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A 3-year-old Giraffe ‘Ozzie’ surprises Visitors by its Painting at a Lion sanctuary in Nevada

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The paintings consist of a disorganized conglomeration of colorful lines.

Les Vegas, May 31, 2017: Few giraffes have the talent that Ozzie was born with, but the three-year-old giraffe paints at a lion sanctuary in Nevada and his work is selling reasonably well.

Standing almost four meters (13 feet) tall and weighing 635 kg, Ozzie surprises visitors to the Lion Habitat Ranch in Henderson, 25 km southeast of Las Vegas, with his colourful pictures, reports Efe.

“Ozzie likes to paint. If he didn’t he wouldn’t do it because we have no way to force him,” Keith Evans, President and owner of the lion preserve measuring 34,000 square meters with its 36 lions, dozens of birds and house artist Ozzie, told EFE.

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The animals there are accustomed to living peacefully together and the lions’ roars don’t bother Ozzie, and neither does the busload of excited schoolchildren on a field trip to see him at work on his latest creation.

In his habitat, surrounded by a fence where the curious station themselves, Ozzie moves around with a brush in his mouth, calmly using it to paint on various canvases that will be fastened to the fence for others to admire.

The paintings consist of a disorganized conglomeration of colorful lines – some might call it “abstract art” at its finest – and each one is about 20×25 cm (8×10 inches) and sells for $40, although larger ones measuring 40×50 cm fetch up to $300.

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Ozzie eats up to 20 kg of vegetables each day, snacking on Brussels sprouts and chunks of cauliflower in exchange for returning the paintbrush to his caretaker after each artistic foray.

Ozzie arrived at the lion sanctuary when he was eight months old. Since then he has been honing his talents, says Evans, whose lion preserve is visited by an average of 3,000 people each month.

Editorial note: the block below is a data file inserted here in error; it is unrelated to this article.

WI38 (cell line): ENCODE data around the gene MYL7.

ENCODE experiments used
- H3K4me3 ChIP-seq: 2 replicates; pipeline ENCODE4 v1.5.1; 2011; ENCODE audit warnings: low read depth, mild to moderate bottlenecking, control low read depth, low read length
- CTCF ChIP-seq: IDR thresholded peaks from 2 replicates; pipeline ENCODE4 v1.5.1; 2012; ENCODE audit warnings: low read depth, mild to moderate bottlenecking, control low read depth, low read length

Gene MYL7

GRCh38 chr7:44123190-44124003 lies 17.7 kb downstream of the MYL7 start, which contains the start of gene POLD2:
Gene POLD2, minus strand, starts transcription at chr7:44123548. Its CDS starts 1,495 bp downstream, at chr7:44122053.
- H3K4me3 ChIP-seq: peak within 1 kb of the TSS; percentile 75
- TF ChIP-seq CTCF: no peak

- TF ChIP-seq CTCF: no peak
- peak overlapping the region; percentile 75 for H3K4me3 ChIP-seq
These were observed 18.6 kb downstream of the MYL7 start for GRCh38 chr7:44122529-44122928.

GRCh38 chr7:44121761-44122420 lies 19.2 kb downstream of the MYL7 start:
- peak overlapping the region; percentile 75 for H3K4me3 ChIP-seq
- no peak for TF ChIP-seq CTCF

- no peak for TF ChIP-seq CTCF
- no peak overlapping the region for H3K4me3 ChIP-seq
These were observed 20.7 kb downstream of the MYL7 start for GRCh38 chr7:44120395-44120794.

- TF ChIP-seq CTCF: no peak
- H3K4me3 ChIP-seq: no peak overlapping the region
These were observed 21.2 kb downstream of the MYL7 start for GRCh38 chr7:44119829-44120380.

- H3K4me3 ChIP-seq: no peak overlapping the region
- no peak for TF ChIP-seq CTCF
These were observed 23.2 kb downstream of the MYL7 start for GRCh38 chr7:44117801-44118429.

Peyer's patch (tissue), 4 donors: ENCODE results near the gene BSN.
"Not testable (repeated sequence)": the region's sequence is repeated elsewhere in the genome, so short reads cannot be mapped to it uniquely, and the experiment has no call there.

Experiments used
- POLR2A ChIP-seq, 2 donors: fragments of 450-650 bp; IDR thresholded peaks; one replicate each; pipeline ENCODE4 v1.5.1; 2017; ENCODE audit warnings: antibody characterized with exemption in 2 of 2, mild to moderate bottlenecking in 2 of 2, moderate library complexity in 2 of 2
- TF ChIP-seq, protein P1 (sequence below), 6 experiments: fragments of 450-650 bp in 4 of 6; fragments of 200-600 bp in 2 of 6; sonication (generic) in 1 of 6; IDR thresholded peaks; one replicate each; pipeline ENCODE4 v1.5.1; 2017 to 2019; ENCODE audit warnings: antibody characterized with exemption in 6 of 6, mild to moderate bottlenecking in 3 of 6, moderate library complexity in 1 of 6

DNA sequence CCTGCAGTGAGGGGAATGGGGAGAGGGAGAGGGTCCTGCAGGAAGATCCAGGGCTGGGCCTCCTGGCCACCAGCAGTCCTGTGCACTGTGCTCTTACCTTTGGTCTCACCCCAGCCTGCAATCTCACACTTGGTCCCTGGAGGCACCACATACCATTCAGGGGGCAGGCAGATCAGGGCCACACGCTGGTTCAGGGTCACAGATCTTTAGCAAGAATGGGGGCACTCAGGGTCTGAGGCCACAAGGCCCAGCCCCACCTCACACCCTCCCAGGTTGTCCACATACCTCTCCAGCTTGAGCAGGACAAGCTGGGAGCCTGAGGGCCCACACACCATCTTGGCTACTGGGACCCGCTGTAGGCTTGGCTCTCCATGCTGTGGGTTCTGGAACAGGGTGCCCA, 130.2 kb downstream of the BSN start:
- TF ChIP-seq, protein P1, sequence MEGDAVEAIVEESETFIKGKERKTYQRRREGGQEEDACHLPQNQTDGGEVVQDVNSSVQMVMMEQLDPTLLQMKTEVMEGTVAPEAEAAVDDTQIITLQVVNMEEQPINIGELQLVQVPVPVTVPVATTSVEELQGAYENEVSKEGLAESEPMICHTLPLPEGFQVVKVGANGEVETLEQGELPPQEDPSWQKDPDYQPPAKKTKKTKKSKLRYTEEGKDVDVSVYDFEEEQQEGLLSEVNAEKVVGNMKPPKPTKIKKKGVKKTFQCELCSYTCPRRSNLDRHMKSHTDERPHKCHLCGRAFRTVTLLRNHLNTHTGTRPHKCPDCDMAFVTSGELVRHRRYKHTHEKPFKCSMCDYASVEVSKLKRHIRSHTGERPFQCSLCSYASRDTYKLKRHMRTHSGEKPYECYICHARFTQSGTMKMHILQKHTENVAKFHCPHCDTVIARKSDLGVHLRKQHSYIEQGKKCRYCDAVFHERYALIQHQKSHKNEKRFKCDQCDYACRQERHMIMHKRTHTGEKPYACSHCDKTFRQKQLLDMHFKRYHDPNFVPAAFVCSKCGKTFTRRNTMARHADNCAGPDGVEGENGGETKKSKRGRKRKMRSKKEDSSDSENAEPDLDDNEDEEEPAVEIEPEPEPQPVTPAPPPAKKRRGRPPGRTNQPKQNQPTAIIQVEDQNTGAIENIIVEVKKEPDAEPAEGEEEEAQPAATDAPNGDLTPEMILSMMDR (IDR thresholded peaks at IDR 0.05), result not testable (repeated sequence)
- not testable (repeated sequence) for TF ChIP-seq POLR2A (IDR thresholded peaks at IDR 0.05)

He says the giraffe “works” on his paintings at three sessions each day, painting a maximum of two works per session, and he doesn’t mind having his picture taken with his fans.

The artwork is sold at the ranch’s store, along with other items such as T-shirts, hats and scarves. (IANS)

Next Story

Reinvent House Painting Using Christmas Trees

Fresh trees and older, abandoned Christmas trees can both be used, according to the researchers.

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The U.S. Capitol Christmas Tree is lit up during a ceremony on the West Front of the Capitol in Washington, Dec. 6, 2016. VOA

The use of a Christmas tree could soon go beyond the festive period as researchers have found that useful products such as paint and food sweeteners can be made from the chemicals extracted from pine needles used in the tree.

“The tree that decorated your house over the festive period could be turned into paint to decorate your house once again,” said researcher Cynthia Kartey from the University of Sheffield in Britain.

Christmas trees have hundreds of thousands of pine needles which take a long time to decompose compared to other tree leaves. When they rot, they emit huge quantities of greenhouse gases which then contribute to the carbon footprint.

CHristmas Tree
The process is sustainable and creates zero waste Pixabay

The major component (up to 85 per cent) of pine needles is a complex polymer known as lignocellulose. The complexity of this polymer makes using pine needles as a product for biomass energy unattractive and useless to most industrial processes.

“My research has been focused on the breakdown of this complex structure into simple, high-valued industrial chemical feedstocks such as sugars and phenolics, which are used in products like household cleaners and mouthwash,” said Cynthia.

The new research showed that with the aid of heat and solvents such as glycerol, which is cheap and environmentally friendly, the chemical structure of pine needles can be broken down into a liquid product (bio-oil) and a solid by-product (bio-char).

Christmas Tree
These chemicals are used in many industries. Pixabay

The bio-oil typically contains glucose, acetic acid and phenol. These chemicals are used in many industries — glucose in the production of sweeteners for food, acetic acid for making paint, adhesives and even vinegar.

The process is sustainable and creates zero waste as the solid by-product can be useful too in other industrial chemical processes, the University of Sheffield said in a statement on Thursday.

Also Read: Paint, Varnish Exposure may Increase Risk of Multiple Sclerosis

Fresh trees and older, abandoned Christmas trees can both be used, according to the researchers. (IANS)